Researchers have estimated that medications cause 17 million visits to emergency rooms and 8.7 million hospitalizations each year [Johnson, J.A. and Bootman,, J. L. “Drug-Related Morbidity and Mortality: A Cost-of-Illness Model.” Archives of Internal Medicine, 1995; 155:1949-1956.] It has been estimated that the drugs that are supposed to relieve our symptoms or cure us, may be responsible for as many as 300,000 deaths annually.
Given that medicines are one of the leading causes of death in America, it becomes imperative for physicians, pharmacists and patients to be aware of those drugs that are most likely to cause mischief. A new article in the New England Journal of Medicine [“Emergency Hospitalizations for Adverse Drug Events in Older Americans”] throws some light on this problem.
Dr. Daniel Budnitz and his colleagues at the Centers for Disease Control and Prevention (CDC) analyzed data from 58 hospitals that participated in an adverse drug-event surveillance project. The researchers were looking for medications that led to emergency hospitalizations. They found that blood thinners were especially problematic. Roughly one-third of all the admissions were from warfarin (Coumadin). Oral anti-platelet drugs (such as aspirin, clopidogrel [Plavix], dipyridamole, prasugrel [Effient], and ticlopidine [Ticlid]) added another 14%. Insulin and oral diabetes medications were also high on the list. Of course no one should ever stop a medication without discussing the ramifications with the prescriber. Sometimes a medication is so essential it has to be taken regardless of the risks. When that happens, though, it is essential to know the symptoms and side effects of problems and be extra vigilant so you can catch them before they lead to hospitalization.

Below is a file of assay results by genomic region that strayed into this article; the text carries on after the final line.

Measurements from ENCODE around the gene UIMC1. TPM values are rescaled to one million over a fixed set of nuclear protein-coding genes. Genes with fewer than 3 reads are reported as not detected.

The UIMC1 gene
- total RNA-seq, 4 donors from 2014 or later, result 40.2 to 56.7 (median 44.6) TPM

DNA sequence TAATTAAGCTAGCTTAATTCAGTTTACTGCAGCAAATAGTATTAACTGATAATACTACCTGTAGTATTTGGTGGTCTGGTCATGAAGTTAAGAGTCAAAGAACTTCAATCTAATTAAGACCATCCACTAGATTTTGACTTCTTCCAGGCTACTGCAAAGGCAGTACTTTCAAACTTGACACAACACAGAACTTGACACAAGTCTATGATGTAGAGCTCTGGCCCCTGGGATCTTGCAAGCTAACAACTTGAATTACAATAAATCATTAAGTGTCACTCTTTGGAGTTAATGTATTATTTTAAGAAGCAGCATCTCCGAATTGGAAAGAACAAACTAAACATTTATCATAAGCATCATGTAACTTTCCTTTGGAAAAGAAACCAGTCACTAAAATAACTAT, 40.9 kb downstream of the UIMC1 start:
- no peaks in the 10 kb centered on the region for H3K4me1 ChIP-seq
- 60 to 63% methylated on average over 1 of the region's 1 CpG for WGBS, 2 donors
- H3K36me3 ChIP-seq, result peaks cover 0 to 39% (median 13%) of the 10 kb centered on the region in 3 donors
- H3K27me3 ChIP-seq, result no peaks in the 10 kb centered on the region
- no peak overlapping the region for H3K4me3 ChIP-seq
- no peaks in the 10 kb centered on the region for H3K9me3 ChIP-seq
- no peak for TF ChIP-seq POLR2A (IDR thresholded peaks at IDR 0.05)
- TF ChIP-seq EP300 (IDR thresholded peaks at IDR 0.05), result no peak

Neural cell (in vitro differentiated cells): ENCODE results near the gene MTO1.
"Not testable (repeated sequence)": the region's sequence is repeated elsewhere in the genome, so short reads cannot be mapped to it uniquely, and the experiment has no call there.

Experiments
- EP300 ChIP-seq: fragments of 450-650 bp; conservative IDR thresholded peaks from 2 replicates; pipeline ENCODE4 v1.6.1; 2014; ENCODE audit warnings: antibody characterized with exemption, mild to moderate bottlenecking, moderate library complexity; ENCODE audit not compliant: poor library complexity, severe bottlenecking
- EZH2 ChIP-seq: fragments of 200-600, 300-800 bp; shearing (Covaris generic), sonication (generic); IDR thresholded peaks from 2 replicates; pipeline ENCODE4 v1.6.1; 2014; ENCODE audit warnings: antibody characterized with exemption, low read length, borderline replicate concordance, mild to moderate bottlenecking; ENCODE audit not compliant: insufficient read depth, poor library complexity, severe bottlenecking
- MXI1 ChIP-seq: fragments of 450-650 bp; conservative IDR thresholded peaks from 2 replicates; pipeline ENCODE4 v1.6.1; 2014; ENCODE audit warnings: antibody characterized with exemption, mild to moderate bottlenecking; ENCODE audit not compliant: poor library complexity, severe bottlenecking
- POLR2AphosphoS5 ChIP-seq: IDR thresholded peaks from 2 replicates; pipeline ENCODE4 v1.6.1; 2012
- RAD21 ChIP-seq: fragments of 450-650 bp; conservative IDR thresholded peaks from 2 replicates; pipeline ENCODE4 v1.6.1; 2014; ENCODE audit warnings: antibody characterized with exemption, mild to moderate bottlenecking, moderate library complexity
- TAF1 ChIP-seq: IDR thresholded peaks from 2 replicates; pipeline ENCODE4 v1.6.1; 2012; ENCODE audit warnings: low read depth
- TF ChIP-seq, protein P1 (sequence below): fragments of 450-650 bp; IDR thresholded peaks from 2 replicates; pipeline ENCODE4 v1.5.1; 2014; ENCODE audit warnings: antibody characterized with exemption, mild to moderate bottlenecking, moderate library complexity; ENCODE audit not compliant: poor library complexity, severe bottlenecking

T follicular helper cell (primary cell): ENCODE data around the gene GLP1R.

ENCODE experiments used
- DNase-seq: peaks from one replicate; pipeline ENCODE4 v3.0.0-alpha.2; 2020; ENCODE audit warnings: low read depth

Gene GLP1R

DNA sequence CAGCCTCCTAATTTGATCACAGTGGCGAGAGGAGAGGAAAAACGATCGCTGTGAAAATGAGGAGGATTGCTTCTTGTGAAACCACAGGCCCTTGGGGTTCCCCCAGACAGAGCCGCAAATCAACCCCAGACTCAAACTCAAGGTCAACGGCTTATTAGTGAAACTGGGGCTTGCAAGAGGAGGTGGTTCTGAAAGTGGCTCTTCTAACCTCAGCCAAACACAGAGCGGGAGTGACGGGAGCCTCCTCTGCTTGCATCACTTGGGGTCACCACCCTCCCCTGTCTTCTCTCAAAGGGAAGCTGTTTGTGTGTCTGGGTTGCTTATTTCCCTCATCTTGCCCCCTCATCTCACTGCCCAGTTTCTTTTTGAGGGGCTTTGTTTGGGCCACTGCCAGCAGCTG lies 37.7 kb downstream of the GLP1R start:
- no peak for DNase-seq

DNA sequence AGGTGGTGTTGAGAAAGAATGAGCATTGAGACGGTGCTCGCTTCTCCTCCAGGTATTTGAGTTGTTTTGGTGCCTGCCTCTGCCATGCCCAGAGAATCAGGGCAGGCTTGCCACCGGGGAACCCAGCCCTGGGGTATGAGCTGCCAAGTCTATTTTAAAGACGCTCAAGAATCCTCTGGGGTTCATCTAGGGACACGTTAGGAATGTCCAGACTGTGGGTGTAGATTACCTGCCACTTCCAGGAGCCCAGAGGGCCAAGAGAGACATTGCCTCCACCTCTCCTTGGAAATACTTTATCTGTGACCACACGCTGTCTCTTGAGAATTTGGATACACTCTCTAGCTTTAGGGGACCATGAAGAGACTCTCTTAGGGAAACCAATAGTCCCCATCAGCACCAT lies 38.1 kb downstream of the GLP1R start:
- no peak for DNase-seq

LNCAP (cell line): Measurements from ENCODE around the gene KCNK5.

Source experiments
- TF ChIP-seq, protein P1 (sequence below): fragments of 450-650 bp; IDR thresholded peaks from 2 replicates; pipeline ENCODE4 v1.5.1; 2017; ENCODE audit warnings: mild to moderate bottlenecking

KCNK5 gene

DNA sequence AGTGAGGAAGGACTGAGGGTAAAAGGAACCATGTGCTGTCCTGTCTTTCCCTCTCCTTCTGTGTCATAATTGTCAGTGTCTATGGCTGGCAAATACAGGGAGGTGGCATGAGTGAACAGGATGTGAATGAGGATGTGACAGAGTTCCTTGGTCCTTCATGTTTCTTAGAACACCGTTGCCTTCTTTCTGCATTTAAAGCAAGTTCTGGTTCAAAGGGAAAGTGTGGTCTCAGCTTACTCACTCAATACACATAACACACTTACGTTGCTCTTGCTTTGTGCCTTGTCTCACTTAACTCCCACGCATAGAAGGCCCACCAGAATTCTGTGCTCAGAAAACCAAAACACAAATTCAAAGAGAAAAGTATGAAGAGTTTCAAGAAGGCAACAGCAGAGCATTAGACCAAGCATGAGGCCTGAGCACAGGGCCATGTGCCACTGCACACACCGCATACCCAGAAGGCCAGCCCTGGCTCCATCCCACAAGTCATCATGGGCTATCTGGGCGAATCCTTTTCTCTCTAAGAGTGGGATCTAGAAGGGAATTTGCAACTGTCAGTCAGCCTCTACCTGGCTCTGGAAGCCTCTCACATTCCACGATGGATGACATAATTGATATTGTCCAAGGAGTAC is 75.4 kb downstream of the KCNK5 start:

High-risk drugs that should rarely, if ever, be prescribed to older people also contributed substantially to hospitalizations. It astonishes us that these drugs, found on a list called the “Beers-criteria of potentially inappropriate medications,” are prescribed at all to senior citizens. Sadly, many primary care physicians are unaware of the Beers list or problem drugs.
We have prepared a Top 10 List of Potentially Problematic Pills in our new book, Top Screwups Doctors Make and How to Avoid Them. Here is our list:
• Anti-inflammatory drugs (NSAIDs)
• Narcotic analgesics
• Atypical Antipsychotics
• Quinolone-type antibiotics
To learn which drugs are on the Beers list and for more details, brand names and a list of other problem pills, check out book, Top Screwups Doctors Make and How to Avoid Them.